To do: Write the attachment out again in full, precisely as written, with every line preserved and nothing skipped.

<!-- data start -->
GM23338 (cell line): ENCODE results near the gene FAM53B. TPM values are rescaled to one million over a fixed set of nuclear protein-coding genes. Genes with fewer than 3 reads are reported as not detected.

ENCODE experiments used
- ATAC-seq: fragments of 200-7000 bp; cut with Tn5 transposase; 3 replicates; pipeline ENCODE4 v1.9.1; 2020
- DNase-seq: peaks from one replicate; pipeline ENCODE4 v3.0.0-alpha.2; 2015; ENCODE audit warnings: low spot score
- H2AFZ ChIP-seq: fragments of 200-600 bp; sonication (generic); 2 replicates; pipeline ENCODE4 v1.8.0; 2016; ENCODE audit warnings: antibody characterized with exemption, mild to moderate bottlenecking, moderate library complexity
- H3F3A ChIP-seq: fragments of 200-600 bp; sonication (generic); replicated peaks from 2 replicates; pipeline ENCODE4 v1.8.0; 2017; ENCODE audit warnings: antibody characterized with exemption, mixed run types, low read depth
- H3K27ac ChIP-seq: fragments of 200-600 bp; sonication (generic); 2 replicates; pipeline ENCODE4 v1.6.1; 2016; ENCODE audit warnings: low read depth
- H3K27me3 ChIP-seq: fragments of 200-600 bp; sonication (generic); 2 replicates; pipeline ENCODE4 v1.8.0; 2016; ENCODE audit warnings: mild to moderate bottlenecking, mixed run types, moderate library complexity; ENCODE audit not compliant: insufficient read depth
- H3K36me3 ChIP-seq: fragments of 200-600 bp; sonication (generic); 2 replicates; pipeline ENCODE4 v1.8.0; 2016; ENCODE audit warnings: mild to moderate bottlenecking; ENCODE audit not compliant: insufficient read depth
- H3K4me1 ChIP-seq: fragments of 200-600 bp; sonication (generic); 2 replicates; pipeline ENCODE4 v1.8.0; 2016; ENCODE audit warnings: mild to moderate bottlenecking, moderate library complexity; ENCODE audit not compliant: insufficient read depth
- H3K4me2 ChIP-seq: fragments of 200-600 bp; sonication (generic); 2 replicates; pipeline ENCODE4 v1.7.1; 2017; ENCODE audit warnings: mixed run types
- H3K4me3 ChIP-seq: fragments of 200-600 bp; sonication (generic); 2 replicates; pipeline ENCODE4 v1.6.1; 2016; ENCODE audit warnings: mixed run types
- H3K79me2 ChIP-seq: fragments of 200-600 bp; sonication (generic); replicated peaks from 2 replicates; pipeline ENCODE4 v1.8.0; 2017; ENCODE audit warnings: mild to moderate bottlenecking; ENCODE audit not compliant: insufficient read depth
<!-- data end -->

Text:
GM23338 (cell line): ENCODE results near the gene FAM53B. TPM values are rescaled to one million over a fixed set of nuclear protein-coding genes. Genes with fewer than 3 reads are reported as not detected.

ENCODE experiments used
- ATAC-seq: fragments of 200-7000 bp; cut with Tn5 transposase; 3 replicates; pipeline ENCODE4 v1.9.1; 2020
- DNase-seq: peaks from one replicate; pipeline ENCODE4 v3.0.0-alpha.2; 2015; ENCODE audit warnings: low spot score
- H2AFZ ChIP-seq: fragments of 200-600 bp; sonication (generic); 2 replicates; pipeline ENCODE4 v1.8.0; 2016; ENCODE audit warnings: antibody characterized with exemption, mild to moderate bottlenecking, moderate library complexity
- H3F3A ChIP-seq: fragments of 200-600 bp; sonication (generic); replicated peaks from 2 replicates; pipeline ENCODE4 v1.8.0; 2017; ENCODE audit warnings: antibody characterized with exemption, mixed run types, low read depth
- H3K27ac ChIP-seq: fragments of 200-600 bp; sonication (generic); 2 replicates; pipeline ENCODE4 v1.6.1; 2016; ENCODE audit warnings: low read depth
- H3K27me3 ChIP-seq: fragments of 200-600 bp; sonication (generic); 2 replicates; pipeline ENCODE4 v1.8.0; 2016; ENCODE audit warnings: mild to moderate bottlenecking, mixed run types, moderate library complexity; ENCODE audit not compliant: insufficient read depth
- H3K36me3 ChIP-seq: fragments of 200-600 bp; sonication (generic); 2 replicates; pipeline ENCODE4 v1.8.0; 2016; ENCODE audit warnings: mild to moderate bottlenecking; ENCODE audit not compliant: insufficient read depth
- H3K4me1 ChIP-seq: fragments of 200-600 bp; sonication (generic); 2 replicates; pipeline ENCODE4 v1.8.0; 2016; ENCODE audit warnings: mild to moderate bottlenecking, moderate library complexity; ENCODE audit not compliant: insufficient read depth
- H3K4me2 ChIP-seq: fragments of 200-600 bp; sonication (generic); 2 replicates; pipeline ENCODE4 v1.7.1; 2017; ENCODE audit warnings: mixed run types
- H3K4me3 ChIP-seq: fragments of 200-600 bp; sonication (generic); 2 replicates; pipeline ENCODE4 v1.6.1; 2016; ENCODE audit warnings: mixed run types
- H3K79me2 ChIP-seq: fragments of 200-600 bp; sonication (generic); replicated peaks from 2 replicates; pipeline ENCODE4 v1.8.0; 2017; ENCODE audit warnings: mild to moderate bottlenecking; ENCODE audit not compliant: insufficient read depth